Prostate cancer is perhaps the most common cancer in men. It increases in incidence with age, and if you live long enough, most men will contract prostate cancer. A family history of cancer and obesity are also risk factors. But many times the cancer is so slow growing that it will not kill you. In the age of modern, aggressive medicine, the treatment has often been worse than the disease.
Treating Cancer EARLY is much more successful. The PSA test was one of the first really sensitive blood tests for cancer, and it was once performed routinely, on a yearly basis, usually at the time of your annual physical.
The PSA (Prostate-Specific Antigen) test is VERY sensitive,however. In responding to an elevated PSA, very slow growing tumors would often be treated aggressively, creating more morbidity than the untreated tumor would have caused.
The treatment seemed to be worse than the disease. Many physicians stopped doing the PSA test altogether, relying on symptoms, or detecting an abnormality on RECTAL EXAM to trigger an investigation. Some years ago, a physician friend of mine elected to stop PSA testing, and two years later was discovered to have METASTATIC Prostate cancer. It had already spread to his bones, and he eventually died of that cancer.
This encouraged me to continue with PSA screening, though it is still considered optional. Very recently, a test has been developed which I think tips the scales back toward annual PSA testing. EXOSOMES are little (10-120 nm.) particles that effuse from many cells, especially cancer cells.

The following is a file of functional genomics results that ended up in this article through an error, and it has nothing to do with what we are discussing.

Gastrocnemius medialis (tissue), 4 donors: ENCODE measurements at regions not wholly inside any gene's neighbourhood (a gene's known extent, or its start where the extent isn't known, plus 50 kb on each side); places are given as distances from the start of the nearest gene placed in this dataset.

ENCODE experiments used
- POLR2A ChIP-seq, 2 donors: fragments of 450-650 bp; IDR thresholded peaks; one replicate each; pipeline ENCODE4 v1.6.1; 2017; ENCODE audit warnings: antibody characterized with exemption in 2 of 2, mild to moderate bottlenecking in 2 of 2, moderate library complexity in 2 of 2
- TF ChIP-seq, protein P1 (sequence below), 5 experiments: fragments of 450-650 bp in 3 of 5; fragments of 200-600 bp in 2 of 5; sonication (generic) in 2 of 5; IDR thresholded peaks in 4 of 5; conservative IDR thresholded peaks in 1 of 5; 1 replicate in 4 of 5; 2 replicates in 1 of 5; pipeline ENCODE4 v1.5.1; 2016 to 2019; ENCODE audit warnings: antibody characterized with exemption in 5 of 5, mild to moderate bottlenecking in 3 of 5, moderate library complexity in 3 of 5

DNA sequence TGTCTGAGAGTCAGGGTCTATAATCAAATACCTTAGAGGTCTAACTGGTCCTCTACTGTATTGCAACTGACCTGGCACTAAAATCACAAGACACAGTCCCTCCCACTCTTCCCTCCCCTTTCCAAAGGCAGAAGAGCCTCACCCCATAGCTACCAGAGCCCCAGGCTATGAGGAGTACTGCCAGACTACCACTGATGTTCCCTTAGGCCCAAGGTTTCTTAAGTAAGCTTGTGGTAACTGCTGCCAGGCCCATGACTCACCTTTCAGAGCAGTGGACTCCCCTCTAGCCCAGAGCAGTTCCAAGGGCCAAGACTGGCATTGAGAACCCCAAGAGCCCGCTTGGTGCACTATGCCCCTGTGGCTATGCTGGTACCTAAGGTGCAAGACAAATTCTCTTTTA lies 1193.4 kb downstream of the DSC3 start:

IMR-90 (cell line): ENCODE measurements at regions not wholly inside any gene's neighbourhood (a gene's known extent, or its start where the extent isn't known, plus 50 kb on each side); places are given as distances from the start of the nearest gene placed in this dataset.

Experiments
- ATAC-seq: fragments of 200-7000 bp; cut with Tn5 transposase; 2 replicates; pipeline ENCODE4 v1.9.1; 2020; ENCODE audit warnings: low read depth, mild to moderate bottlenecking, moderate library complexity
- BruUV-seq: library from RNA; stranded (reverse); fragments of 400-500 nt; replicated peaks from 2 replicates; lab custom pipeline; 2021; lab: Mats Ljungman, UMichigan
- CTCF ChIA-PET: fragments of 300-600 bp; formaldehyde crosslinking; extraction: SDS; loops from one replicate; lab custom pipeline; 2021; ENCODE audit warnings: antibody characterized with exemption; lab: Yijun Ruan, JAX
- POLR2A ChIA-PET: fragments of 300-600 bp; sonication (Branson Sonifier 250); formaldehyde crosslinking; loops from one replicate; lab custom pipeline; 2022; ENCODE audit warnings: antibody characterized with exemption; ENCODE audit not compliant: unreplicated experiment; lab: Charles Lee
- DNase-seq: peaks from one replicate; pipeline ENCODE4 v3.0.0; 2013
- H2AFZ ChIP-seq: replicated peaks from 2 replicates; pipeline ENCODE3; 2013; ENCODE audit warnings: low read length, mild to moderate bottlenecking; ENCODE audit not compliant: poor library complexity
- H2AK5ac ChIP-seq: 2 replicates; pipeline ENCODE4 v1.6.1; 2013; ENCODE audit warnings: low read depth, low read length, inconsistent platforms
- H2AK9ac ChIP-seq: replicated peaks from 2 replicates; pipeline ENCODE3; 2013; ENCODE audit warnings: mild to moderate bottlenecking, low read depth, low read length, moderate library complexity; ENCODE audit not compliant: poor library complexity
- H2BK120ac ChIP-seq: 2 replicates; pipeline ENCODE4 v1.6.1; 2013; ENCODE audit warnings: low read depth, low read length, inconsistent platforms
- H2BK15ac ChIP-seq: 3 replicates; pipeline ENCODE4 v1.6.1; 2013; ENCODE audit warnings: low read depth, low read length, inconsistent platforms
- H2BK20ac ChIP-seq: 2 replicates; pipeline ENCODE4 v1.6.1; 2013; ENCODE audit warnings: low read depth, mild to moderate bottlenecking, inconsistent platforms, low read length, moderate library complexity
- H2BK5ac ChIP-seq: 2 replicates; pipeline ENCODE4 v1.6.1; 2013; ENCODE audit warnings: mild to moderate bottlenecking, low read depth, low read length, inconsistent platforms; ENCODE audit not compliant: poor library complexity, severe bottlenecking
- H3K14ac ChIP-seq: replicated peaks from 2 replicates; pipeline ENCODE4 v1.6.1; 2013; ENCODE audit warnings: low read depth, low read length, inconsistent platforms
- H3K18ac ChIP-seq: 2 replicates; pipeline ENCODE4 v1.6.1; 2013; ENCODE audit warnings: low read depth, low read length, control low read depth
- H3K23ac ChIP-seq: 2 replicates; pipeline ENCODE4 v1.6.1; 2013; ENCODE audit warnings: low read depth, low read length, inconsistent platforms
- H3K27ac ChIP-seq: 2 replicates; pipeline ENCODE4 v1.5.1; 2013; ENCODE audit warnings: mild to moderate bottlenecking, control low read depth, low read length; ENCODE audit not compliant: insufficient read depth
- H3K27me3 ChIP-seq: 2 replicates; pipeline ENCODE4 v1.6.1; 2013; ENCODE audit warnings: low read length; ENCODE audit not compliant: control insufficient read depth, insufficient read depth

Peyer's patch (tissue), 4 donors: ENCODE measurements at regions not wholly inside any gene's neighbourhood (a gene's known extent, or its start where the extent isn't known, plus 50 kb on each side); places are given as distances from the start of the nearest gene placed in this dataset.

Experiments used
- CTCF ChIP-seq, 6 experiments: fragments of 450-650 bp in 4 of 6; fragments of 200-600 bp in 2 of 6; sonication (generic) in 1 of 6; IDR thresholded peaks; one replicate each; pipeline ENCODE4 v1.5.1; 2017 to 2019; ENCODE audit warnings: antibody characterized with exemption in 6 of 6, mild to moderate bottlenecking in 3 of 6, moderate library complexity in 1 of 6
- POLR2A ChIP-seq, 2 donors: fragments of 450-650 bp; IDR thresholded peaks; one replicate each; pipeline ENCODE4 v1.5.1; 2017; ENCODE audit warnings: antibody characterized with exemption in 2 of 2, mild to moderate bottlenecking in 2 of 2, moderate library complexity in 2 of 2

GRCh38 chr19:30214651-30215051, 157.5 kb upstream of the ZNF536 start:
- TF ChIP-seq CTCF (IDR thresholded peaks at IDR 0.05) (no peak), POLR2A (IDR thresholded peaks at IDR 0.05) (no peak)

They contain a variety of DNA, RNA, proteins and lipids which allow the cells to communicate with one another. Recently, a company, ExoDx, was created to take commercial advantage of Exosomes in the diagnosis of various diseases, by testing body fluids.
Their test, ExoRx Prostate EPI test of urine, has been shown to be helpful in distinguishing AGGRESSIVE prostate cancer from the slower growing kind, when the PSA test is in the “grey zone” between 2 and 10 ng/ml. PSA test results above 10 ng. were always acted on, especially if the numbers were increasing. I would be surprised if the PSA did not reenter the annual testing protocol.
The annual digital rectal exam in men older than 50 years will continue to be done, although it is not very sensitive, and is often not abnormal until the cancer is more advanced. Pain in the prostate area, blood in the urine or semen, and trouble urinating are symptoms worth investigating, but if cancer is detected, it may well be advanced and harder to treat. With abnormal tests,
Risk factors or suspicious symptoms, further testing is often done. Ultrasound or biopsy may be indicated. Sometimes the biopsy is guided by MRI, to increase the likelihood that the cancer, if small, is included in the tissue sample taken. Examining the cells of the biopsy sample will yield a “gleason score” which grades the aggressiveness of the cancer.
This in turn dictates the treatment, which may include different extents of surgical removal, radiation, hormonal or chemotherapy treatment. None of this is pleasant, and you are better off, of course with prevention.
Our old friends, DIET AND EXERCISE are thought to be helpful. Although not proven, eating lots of fruits and vegetables, and maintaining a healthy weight are recommended.
Finasteride, one of the drugs in my medicine cabinet is mentioned as a possible aid. I will be discussing this later. I suggest that you press the green box with the magnifying glass, and type the name of the drug to see if i have discussed it. –Dr. C.